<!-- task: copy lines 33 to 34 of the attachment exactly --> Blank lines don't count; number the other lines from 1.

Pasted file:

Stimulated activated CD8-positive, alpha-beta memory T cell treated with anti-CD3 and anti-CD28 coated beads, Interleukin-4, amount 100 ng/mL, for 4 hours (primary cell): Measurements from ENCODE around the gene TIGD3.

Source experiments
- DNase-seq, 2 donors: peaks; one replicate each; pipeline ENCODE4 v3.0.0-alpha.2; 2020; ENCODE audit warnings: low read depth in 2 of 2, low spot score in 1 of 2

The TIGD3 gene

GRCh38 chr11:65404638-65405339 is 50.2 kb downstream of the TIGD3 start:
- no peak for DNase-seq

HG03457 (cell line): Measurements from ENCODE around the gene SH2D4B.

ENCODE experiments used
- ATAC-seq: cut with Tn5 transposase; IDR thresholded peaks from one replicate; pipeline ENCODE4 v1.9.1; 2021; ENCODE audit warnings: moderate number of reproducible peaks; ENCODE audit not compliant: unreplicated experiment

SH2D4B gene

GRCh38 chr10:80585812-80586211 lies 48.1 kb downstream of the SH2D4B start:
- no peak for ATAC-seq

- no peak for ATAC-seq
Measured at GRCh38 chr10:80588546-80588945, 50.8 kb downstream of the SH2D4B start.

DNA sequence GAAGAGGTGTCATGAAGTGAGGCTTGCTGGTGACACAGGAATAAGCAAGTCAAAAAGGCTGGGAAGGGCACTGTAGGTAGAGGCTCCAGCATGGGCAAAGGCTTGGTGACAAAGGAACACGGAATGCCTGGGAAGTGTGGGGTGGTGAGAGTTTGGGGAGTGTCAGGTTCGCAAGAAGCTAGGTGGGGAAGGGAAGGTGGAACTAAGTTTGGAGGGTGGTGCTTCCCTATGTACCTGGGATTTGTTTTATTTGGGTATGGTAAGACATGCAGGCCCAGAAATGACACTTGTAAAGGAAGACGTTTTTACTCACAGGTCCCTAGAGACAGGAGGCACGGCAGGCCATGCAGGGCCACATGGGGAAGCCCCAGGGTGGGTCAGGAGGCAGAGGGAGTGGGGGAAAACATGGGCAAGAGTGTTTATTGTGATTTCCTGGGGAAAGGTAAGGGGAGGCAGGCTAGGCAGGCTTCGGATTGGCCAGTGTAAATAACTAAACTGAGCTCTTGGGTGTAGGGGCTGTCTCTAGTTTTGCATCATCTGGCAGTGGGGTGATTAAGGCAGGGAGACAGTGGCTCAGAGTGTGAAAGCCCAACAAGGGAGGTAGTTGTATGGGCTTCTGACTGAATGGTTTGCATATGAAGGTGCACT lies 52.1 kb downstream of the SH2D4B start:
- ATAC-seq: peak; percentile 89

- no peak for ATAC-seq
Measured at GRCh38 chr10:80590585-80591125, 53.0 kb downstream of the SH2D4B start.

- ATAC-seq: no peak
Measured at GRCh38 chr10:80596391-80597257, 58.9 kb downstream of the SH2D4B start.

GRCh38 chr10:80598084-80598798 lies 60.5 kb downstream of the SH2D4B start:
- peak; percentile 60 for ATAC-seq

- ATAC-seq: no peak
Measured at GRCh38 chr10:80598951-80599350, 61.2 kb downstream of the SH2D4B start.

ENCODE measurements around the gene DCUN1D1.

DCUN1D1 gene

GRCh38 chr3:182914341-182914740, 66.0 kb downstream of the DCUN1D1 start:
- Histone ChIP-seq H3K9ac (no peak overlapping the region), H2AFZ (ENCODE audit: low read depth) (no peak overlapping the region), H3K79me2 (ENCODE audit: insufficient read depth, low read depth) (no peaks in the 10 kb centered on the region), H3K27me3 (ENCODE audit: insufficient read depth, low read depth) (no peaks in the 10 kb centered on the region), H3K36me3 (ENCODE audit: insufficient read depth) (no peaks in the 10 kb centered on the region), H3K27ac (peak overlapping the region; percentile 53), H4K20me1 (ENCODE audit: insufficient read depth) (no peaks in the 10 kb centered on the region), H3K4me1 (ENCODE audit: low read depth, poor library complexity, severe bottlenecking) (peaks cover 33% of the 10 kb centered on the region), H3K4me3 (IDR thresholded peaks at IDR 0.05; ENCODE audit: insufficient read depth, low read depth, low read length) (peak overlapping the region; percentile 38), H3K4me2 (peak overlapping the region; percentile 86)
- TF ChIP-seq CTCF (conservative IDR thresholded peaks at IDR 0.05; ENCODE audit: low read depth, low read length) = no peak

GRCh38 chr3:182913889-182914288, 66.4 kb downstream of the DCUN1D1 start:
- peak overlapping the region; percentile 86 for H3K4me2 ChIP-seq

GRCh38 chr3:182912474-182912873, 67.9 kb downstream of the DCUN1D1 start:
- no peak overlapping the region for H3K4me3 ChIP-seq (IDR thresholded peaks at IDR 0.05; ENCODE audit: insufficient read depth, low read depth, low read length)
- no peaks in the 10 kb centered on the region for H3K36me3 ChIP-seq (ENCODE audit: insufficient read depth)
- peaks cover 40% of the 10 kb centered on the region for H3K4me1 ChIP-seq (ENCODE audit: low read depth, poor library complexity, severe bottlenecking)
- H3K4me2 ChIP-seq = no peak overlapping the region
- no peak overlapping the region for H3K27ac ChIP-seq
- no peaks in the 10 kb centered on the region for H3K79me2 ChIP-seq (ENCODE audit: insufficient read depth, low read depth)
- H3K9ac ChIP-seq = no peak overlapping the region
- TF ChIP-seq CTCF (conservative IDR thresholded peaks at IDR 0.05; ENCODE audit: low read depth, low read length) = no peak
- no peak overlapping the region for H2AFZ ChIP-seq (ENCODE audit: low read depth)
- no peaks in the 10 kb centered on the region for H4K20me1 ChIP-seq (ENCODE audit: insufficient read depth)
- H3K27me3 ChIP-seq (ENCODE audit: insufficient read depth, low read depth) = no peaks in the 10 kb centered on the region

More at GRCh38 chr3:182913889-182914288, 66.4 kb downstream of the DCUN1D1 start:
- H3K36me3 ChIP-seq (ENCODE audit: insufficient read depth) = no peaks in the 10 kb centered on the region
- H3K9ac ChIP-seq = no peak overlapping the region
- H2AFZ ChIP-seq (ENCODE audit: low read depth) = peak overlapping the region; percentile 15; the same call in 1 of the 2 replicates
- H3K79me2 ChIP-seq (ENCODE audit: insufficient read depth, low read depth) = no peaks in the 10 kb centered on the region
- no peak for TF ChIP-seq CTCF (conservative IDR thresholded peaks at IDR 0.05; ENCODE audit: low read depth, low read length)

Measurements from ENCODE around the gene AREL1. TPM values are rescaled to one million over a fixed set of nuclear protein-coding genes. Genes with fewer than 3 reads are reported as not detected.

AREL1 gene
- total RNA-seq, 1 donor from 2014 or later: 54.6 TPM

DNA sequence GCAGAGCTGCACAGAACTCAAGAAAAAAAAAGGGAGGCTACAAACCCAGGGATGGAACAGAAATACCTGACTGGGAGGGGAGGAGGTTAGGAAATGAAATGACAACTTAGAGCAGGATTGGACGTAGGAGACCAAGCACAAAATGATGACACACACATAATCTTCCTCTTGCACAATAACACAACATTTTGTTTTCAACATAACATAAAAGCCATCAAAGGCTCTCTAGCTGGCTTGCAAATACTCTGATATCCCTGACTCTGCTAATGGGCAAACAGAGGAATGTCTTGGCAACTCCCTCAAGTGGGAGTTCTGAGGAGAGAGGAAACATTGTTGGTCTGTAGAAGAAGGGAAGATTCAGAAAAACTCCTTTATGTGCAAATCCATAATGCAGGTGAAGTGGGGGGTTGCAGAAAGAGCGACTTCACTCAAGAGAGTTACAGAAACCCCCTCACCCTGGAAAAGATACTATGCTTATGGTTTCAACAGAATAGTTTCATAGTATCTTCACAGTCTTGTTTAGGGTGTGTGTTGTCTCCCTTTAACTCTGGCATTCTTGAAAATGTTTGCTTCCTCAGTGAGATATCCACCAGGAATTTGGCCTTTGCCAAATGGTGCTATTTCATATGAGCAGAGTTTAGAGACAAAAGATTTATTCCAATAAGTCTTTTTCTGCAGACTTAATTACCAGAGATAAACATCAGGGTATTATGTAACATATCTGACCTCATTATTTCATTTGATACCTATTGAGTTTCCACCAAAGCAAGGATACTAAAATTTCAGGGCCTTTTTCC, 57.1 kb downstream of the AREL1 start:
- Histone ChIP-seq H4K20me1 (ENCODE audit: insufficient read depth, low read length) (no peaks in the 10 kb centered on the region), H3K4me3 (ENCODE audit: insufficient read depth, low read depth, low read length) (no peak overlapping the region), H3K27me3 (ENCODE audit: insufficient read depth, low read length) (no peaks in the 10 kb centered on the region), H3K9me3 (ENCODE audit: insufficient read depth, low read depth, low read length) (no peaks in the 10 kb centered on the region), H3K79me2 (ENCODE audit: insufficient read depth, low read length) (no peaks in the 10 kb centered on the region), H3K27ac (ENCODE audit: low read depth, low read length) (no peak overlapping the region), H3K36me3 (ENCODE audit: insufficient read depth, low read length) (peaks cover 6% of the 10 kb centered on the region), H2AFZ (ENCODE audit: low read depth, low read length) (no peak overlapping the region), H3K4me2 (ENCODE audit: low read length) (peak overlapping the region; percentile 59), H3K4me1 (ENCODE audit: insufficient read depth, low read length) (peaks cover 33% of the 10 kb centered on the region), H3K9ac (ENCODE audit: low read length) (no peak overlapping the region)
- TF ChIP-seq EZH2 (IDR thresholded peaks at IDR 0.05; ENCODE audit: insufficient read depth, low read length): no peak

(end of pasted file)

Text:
- no peak overlapping the region for H3K4me3 ChIP-seq (IDR thresholded peaks at IDR 0.05; ENCODE audit: insufficient read depth, low read depth, low read length)
- no peaks in the 10 kb centered on the region for H3K36me3 ChIP-seq (ENCODE audit: insufficient read depth)